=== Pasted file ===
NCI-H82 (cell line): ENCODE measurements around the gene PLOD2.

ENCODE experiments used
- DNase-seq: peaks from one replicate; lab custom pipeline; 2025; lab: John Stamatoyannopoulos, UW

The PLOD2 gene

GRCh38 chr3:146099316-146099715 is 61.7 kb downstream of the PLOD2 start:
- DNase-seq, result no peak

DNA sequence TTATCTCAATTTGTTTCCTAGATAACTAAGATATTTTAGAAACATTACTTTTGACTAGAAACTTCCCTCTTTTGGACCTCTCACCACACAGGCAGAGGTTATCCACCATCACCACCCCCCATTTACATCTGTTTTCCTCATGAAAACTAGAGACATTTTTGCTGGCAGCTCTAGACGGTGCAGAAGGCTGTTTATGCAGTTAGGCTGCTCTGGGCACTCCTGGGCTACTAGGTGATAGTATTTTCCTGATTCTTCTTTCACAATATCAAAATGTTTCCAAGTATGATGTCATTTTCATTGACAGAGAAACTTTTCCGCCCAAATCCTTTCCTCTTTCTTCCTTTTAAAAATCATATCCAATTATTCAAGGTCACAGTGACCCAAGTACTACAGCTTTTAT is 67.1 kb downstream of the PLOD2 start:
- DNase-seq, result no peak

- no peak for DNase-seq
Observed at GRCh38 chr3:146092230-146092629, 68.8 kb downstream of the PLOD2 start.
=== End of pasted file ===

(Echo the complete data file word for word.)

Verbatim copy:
NCI-H82 (cell line): ENCODE measurements around the gene PLOD2.

ENCODE experiments used
- DNase-seq: peaks from one replicate; lab custom pipeline; 2025; lab: John Stamatoyannopoulos, UW

The PLOD2 gene

GRCh38 chr3:146099316-146099715 is 61.7 kb downstream of the PLOD2 start:
- DNase-seq, result no peak

DNA sequence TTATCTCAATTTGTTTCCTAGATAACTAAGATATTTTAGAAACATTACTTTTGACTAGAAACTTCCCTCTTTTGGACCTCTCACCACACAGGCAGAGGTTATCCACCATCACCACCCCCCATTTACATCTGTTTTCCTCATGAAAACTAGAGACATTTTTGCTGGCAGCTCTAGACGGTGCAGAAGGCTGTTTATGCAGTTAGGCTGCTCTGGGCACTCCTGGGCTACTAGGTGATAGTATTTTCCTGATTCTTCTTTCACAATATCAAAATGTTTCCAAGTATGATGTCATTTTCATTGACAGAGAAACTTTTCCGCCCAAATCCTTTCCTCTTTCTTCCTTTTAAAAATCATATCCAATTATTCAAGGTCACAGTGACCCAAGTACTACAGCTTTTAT is 67.1 kb downstream of the PLOD2 start:
- DNase-seq, result no peak

- no peak for DNase-seq
Observed at GRCh38 chr3:146092230-146092629, 68.8 kb downstream of the PLOD2 start.